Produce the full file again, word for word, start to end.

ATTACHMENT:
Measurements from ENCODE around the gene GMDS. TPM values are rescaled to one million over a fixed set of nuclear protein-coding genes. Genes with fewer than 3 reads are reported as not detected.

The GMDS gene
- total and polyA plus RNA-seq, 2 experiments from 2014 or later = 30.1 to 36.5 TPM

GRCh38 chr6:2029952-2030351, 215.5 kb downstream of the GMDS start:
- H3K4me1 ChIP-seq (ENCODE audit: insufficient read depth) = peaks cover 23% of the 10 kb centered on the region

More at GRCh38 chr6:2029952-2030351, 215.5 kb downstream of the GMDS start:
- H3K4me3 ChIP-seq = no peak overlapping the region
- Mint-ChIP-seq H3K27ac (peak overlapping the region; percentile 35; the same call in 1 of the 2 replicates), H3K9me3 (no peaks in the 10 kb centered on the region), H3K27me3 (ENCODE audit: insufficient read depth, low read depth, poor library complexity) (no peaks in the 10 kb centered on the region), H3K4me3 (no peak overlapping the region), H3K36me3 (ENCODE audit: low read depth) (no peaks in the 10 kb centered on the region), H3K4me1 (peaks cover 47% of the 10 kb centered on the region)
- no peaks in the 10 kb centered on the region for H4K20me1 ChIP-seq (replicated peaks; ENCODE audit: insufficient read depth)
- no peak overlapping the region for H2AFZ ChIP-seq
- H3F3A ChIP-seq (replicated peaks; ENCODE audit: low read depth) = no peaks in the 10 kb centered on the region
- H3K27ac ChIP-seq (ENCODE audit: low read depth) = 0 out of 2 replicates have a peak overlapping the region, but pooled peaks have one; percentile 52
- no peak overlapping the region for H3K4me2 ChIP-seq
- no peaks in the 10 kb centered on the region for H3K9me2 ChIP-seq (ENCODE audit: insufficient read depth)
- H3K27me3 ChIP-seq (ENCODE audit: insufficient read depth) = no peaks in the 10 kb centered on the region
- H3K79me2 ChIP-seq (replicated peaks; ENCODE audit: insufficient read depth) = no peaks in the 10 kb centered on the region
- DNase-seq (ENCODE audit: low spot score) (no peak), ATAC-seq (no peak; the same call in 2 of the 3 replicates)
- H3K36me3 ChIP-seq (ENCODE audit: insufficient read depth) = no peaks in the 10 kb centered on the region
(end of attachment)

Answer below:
Measurements from ENCODE around the gene GMDS. TPM values are rescaled to one million over a fixed set of nuclear protein-coding genes. Genes with fewer than 3 reads are reported as not detected.

The GMDS gene
- total and polyA plus RNA-seq, 2 experiments from 2014 or later = 30.1 to 36.5 TPM

GRCh38 chr6:2029952-2030351, 215.5 kb downstream of the GMDS start:
- H3K4me1 ChIP-seq (ENCODE audit: insufficient read depth) = peaks cover 23% of the 10 kb centered on the region

More at GRCh38 chr6:2029952-2030351, 215.5 kb downstream of the GMDS start:
- H3K4me3 ChIP-seq = no peak overlapping the region
- Mint-ChIP-seq H3K27ac (peak overlapping the region; percentile 35; the same call in 1 of the 2 replicates), H3K9me3 (no peaks in the 10 kb centered on the region), H3K27me3 (ENCODE audit: insufficient read depth, low read depth, poor library complexity) (no peaks in the 10 kb centered on the region), H3K4me3 (no peak overlapping the region), H3K36me3 (ENCODE audit: low read depth) (no peaks in the 10 kb centered on the region), H3K4me1 (peaks cover 47% of the 10 kb centered on the region)
- no peaks in the 10 kb centered on the region for H4K20me1 ChIP-seq (replicated peaks; ENCODE audit: insufficient read depth)
- no peak overlapping the region for H2AFZ ChIP-seq
- H3F3A ChIP-seq (replicated peaks; ENCODE audit: low read depth) = no peaks in the 10 kb centered on the region
- H3K27ac ChIP-seq (ENCODE audit: low read depth) = 0 out of 2 replicates have a peak overlapping the region, but pooled peaks have one; percentile 52
- no peak overlapping the region for H3K4me2 ChIP-seq
- no peaks in the 10 kb centered on the region for H3K9me2 ChIP-seq (ENCODE audit: insufficient read depth)
- H3K27me3 ChIP-seq (ENCODE audit: insufficient read depth) = no peaks in the 10 kb centered on the region
- H3K79me2 ChIP-seq (replicated peaks; ENCODE audit: insufficient read depth) = no peaks in the 10 kb centered on the region
- DNase-seq (ENCODE audit: low spot score) (no peak), ATAC-seq (no peak; the same call in 2 of the 3 replicates)
- H3K36me3 ChIP-seq (ENCODE audit: insufficient read depth) = no peaks in the 10 kb centered on the region